When actor Idris Elba purchased his first non-fungible tokens (NFTs) in January this year, they came from local artist Shavonne Wong’s emotive first NFT collection. Wong had pivoted over to 3D art during the pandemic with the intention of catering to commercial clients, before discovering the world of NFTs. Once an award-winning fashion photographer, today, she stands as one of Singapore’s most prominent NFT artists and the co-founder of NFT Asia, an inclusive community that uplifts Asian and Asia-based creatives.
Wong believes that NFTs bring about a greater acceptance of digital art within the art industry. “The art world has always seemed closed off. As an artist, you have to make the right connections, learn industry jargon and so on,” Wong shares. “As a commercial creative, I never really saw myself as an artist. But venturing into the NFT space has given me the creative freedom to do what I want—and to become an artist in my own right.”
She elaborates, “Illustrators and graphic designers don’t necessarily get to display their work in museums and art galleries. The NFT universe allows these forms of digital art to be taken seriously.”
Beyond lending digital creatives a platform to share their work, the NFT space is open to a global audience—meaning artists need not limit themselves to the parameters of their local clientele. As per Wong, the chance to present one’s work internationally, while not a guarantee of success, is one that is greatly treasured. “In the analogue art world, you need to know the right people to ever get an opportunity to share your work with global collectors. The barrier of entry with NFTs is significantly lower,” she explains.
That said, the meteoric rise in the popularity of NFTs also comes with a platitude of concerns and misconceptions. The related environmental issues immediately spring to Wong’s mind. While she acknowledges the legitimacy of these problems, she also highlights the vast improvements that have been made. Ethereum, the world’s second-largest cryptocurrency, recently made the switch to using a proof-of-stake model, a move that could cut the blockchain’s energy requirements by up to 99.9 percent.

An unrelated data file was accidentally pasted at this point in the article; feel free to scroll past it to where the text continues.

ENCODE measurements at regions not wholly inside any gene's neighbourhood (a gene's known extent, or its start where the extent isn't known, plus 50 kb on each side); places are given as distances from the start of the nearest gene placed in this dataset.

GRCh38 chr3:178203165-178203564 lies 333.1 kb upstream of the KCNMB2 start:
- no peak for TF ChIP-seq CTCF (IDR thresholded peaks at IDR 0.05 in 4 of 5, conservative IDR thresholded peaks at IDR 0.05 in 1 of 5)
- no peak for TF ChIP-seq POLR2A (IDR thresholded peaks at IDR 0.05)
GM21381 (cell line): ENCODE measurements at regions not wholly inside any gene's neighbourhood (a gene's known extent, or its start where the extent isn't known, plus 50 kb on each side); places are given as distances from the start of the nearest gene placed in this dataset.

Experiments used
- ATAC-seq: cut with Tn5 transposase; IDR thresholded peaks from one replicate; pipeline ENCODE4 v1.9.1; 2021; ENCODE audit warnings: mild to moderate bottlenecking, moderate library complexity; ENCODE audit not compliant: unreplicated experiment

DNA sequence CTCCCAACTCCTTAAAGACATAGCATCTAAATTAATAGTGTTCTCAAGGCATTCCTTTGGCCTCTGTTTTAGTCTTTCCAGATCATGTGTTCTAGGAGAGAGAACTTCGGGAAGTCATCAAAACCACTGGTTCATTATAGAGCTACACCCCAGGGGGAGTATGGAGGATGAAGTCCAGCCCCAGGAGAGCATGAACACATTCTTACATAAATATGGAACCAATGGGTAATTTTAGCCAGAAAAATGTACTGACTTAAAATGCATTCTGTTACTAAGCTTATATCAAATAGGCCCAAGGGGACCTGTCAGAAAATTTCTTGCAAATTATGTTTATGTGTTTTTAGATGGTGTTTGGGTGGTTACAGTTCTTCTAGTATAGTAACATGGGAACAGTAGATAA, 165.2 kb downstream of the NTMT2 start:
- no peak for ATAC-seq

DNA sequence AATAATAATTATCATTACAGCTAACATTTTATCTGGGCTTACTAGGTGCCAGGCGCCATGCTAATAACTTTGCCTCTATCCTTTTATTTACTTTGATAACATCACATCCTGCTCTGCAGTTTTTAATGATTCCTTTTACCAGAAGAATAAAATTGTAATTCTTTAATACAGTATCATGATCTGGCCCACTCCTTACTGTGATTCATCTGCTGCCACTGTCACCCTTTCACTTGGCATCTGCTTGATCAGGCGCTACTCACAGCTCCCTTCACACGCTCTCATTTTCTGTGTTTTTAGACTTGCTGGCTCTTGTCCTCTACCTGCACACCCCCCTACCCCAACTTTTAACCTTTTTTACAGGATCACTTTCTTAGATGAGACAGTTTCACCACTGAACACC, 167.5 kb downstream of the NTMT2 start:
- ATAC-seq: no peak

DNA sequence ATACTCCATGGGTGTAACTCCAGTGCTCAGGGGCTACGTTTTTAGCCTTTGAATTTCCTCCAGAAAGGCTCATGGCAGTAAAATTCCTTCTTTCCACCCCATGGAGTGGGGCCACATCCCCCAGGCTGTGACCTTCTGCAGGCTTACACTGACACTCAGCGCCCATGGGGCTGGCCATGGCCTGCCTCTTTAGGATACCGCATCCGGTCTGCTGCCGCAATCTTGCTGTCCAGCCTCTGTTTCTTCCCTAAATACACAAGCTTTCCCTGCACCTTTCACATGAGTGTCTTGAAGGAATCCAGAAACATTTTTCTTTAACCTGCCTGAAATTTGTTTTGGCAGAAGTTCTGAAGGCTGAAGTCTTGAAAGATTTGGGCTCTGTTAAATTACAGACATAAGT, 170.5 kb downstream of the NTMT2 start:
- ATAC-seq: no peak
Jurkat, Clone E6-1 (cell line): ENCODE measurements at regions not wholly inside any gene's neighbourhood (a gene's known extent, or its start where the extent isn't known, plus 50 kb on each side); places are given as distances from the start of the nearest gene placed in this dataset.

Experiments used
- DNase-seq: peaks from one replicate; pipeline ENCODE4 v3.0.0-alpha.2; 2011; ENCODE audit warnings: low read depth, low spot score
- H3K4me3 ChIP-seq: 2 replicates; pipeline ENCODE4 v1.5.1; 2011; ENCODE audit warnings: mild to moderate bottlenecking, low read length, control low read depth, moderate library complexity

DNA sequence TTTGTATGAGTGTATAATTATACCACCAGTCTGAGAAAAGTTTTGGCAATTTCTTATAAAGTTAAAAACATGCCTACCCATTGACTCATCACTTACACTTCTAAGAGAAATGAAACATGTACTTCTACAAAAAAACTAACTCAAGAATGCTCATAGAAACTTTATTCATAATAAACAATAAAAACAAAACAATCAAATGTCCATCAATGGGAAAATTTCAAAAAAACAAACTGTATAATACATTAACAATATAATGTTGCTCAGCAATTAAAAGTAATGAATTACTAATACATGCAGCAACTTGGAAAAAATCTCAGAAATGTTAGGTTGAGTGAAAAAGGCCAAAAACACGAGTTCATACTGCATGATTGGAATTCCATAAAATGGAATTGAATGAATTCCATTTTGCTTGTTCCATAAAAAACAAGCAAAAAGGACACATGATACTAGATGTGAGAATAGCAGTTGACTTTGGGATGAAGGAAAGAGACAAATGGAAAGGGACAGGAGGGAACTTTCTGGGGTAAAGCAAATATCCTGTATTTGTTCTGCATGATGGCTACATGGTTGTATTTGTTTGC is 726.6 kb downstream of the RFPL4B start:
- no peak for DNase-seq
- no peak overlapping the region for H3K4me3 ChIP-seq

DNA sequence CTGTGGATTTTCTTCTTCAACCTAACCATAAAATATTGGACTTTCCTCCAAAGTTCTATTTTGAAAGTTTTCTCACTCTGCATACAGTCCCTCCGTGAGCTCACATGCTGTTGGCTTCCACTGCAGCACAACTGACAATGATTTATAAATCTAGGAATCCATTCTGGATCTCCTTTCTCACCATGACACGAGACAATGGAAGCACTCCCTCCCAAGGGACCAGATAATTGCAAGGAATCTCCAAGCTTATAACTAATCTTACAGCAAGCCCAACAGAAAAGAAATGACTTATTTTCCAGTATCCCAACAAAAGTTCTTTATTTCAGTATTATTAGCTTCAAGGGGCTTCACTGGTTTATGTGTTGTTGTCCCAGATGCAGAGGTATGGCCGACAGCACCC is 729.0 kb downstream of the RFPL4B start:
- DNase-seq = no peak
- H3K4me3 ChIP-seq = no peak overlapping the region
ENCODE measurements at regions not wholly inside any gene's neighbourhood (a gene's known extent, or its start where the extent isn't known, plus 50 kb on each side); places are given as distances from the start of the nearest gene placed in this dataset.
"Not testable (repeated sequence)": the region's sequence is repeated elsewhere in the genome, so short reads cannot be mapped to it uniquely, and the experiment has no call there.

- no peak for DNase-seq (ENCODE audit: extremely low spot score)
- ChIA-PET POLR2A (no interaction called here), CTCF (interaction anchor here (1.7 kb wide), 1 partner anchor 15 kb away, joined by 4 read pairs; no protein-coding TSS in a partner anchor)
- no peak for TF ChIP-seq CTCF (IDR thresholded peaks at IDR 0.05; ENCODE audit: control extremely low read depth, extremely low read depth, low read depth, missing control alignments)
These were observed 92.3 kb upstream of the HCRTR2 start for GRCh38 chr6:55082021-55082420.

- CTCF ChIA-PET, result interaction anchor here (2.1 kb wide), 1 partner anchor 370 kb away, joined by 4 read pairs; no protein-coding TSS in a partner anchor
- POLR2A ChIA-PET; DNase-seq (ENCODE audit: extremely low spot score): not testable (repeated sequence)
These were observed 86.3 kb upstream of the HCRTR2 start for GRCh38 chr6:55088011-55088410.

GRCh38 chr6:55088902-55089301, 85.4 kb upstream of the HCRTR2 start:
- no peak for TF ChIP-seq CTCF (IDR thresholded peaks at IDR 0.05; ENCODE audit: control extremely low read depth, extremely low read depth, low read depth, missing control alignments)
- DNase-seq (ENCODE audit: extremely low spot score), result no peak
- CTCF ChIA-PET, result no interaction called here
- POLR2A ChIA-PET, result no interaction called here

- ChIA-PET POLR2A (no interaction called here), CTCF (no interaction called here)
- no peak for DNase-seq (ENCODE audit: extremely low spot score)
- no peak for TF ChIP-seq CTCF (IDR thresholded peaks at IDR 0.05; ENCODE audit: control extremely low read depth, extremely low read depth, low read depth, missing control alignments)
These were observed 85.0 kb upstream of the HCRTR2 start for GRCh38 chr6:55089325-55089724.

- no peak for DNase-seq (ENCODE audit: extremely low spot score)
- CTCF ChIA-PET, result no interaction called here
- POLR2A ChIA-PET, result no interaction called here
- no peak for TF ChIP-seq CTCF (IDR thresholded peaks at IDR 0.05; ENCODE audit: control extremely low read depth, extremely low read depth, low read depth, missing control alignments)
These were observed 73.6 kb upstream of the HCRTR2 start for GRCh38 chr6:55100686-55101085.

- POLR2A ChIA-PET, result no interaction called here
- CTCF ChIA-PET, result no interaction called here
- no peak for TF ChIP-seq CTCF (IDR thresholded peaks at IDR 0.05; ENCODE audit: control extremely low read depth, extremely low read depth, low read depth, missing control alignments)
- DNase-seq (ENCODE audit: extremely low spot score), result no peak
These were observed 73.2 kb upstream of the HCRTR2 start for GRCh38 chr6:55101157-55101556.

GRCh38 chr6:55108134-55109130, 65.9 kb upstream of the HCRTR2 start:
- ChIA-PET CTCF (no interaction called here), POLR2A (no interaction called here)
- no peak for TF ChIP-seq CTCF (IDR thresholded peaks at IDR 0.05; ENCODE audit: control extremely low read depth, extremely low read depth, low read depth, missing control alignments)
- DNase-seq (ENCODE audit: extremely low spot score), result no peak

“The NFT universe allows different forms of digital art to be taken seriously.”
There is also the crucial issue of people stealing digital artwork and selling them as NFTs. To this, Wong points out that art has, unfortunately, been stolen for years—regardless of platform or medium. She suggests: “There are a few ways through which digital artists can protect their art from theft, such as by putting a watermark on their work or only uploading it in a lower resolution. As for NFT buyers and collectors, doing your research and talking to the artists about their work can help ensure the pieces you purchase are authentic.”
As with most pursuits, Wong believes a combination of hard work and luck is necessary to succeed in the NFT space as an artist. “It’s not just your art you have to work on—how you portray yourself is also important. Unlike in physical galleries, as an NFT artist, you don’t have anyone to help you finetune your pricing or your artist biography.”
It is therefore hard to overstate the importance of finding likeminded peers, especially for artists who are just getting stepping foot into the scene. “The NFT community is full of mutual support,” Wong shares. The First Mint Fund, for example, was set up to help Southeast Asian artists mint their first NFT if they could not afford to on their own—especially during the early parts of last year when the costs of minting were high.
“In this space, there is a lot of self-doubt and questioning. Having people that you can talk to helps.” The journey to becoming an NFT artist may be fraught with the uncertainty to be expected on new roads, but a welcoming community willing to help certainly makes the journey smoother. “Once you have a community you believe in, you can look out for each other and learn from one another. When new artists enter the space, you pay it forward by inviting them to join the group,” Wong concludes.